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Title: Reconceiving reparatory justice : transatlantic enslavement, the maangamizi, and the making of international law
Author: Schwarz, Katarina
ISNI:       0000 0004 8506 3341
Awarding Body: University of Nottingham
Current Institution: University of Nottingham
Date of Award: 2019
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In recent decades, a groundswell of public and political attention has turned towards the injustices of the past, and the legacies of antecedent atrocities that resonate in the present. Gradually, presumptions of a linear historical progression (and thus an automatic process of 'moving on') are being displaced in favour of recognition of the potential for transgenerational transmission of wrongs. On this account, simply looking forward is insufficient. The past must be acknowledged and accounted for. In the history of international law, this necessarily involves engagement with European expansion into the 'New World', and the forced migration and enslavement of over twelve million Africans. Thus, centuries of advocacy and activism coalesce in the contemporary movement for reparatory justice for the system of transatlantic chattel enslavement. While social, political, and philosophical discourse has evolved to engage with the increasing impetus for historical justice, international legal argumentation has evidenced little development, and the orthodox position has held steady. The system of transatlantic enslavement represents a feature of the morality and legality of the times, albeit a regrettable one, and thus is not amenable to judicial reparatory processes. Not only does this narrative preclude the operation of judicial mechanisms in response to the reparations case, but the maangmamizi - the African holocaust of chattel, colonial, and neo-colonial enslavement - is legitimised through its purported legality. A permissive rule of international law enabling enslavement is employed in denying the moral and political calls for redress, as well as the legal case. Yet, simultaneously, reparations activists and scholars rely on contrary assertions of international prohibition to cement their calls for justice within the judicial frame. This thesis explores the limits of the international legal system, and the place of enslavement within it, reconsidering the development of modern international law to account for subaltern perspectives. The history of prohibition is resituated within the context of the marginalisation of African peoples in the birth of the nation State, the construction of civilisation, colonial encounters, and the longer history of enslavement's regulation in international law. Thus, the persistent assertion of uncontroversial legality is destabilised, providing an entry point for the reassessment of additional legal barriers to recovery in the face of widespread historical injustice, and for a broader understanding of reparatory justice premised on the international legal frameworks, but also transcending them.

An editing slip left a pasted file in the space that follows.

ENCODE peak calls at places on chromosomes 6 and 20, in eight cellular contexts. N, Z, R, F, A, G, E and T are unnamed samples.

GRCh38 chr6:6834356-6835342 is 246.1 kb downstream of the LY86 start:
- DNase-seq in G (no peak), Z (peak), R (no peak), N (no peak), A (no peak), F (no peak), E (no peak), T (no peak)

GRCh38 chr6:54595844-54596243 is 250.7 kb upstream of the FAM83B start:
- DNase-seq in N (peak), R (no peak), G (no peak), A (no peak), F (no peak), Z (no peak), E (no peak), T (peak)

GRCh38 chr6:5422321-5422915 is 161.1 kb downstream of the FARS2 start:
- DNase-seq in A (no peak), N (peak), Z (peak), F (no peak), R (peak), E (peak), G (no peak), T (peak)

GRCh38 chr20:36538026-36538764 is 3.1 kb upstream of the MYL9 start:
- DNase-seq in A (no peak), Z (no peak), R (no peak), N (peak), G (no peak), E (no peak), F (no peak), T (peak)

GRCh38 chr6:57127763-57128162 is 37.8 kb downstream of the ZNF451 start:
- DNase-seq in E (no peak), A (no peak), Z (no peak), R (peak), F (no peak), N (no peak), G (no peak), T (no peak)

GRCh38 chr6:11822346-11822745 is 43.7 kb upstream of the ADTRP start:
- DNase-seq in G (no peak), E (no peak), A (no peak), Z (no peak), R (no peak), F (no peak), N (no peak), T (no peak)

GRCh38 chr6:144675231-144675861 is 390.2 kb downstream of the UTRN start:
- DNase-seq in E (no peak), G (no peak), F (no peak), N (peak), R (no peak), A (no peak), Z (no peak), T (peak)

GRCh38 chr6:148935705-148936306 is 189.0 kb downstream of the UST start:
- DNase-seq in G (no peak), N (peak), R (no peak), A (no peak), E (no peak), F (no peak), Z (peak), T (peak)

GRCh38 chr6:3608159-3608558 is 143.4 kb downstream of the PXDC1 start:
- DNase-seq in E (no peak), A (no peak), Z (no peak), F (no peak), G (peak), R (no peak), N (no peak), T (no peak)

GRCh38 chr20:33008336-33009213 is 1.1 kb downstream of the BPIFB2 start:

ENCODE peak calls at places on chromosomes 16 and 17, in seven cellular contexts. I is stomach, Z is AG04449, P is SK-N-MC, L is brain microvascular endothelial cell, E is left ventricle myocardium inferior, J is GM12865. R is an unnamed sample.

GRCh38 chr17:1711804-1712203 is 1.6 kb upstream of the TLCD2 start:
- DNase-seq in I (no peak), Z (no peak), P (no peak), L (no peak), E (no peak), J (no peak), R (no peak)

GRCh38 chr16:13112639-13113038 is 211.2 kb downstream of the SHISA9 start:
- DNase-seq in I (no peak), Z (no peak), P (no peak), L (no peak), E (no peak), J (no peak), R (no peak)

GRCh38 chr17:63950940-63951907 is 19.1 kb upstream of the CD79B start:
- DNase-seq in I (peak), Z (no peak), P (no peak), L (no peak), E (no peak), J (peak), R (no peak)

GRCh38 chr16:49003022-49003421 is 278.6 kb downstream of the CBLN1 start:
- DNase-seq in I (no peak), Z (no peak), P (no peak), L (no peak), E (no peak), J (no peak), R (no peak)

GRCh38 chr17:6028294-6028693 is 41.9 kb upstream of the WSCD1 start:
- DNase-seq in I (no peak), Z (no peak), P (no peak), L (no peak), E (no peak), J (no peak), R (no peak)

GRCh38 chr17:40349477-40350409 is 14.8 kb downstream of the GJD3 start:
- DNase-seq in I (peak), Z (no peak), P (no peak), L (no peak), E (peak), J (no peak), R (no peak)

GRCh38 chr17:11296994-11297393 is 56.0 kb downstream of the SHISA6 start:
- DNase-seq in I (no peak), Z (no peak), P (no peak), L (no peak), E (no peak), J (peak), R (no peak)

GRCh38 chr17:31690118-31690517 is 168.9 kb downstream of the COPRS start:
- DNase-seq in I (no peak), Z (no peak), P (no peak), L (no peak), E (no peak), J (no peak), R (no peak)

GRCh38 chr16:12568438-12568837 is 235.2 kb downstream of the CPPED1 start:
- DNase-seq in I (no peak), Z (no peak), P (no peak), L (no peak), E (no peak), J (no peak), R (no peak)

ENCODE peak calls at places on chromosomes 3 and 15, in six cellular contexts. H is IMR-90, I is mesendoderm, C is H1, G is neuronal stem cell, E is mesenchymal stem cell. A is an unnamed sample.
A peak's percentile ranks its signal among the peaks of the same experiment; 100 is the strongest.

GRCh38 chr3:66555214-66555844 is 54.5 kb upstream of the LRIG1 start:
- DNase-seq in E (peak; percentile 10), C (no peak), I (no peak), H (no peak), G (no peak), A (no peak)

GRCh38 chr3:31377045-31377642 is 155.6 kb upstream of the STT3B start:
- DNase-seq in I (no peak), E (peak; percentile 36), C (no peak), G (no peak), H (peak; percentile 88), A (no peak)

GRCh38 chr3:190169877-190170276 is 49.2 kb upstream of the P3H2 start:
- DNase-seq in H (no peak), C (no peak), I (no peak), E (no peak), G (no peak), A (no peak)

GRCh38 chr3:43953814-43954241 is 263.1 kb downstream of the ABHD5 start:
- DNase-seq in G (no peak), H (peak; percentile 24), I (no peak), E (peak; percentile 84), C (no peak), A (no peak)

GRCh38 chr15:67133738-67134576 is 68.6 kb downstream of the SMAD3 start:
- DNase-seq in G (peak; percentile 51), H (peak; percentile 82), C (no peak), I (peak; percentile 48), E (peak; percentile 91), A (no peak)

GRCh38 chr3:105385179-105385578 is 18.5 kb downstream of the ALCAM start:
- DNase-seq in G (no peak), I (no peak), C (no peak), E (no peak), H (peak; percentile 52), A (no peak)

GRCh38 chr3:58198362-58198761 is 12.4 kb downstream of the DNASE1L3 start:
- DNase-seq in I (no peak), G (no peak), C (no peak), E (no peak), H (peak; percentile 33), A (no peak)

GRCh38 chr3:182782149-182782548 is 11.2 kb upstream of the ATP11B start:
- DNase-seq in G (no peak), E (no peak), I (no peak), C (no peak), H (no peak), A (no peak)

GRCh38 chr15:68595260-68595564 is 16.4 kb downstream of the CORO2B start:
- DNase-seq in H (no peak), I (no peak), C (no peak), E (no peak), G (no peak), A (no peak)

Supervisor: Not available Sponsor: Not available
Qualification Name: Thesis (Ph.D.) Qualification Level: Doctoral
EThOS ID:  DOI: Not available
Keywords: K Law (General)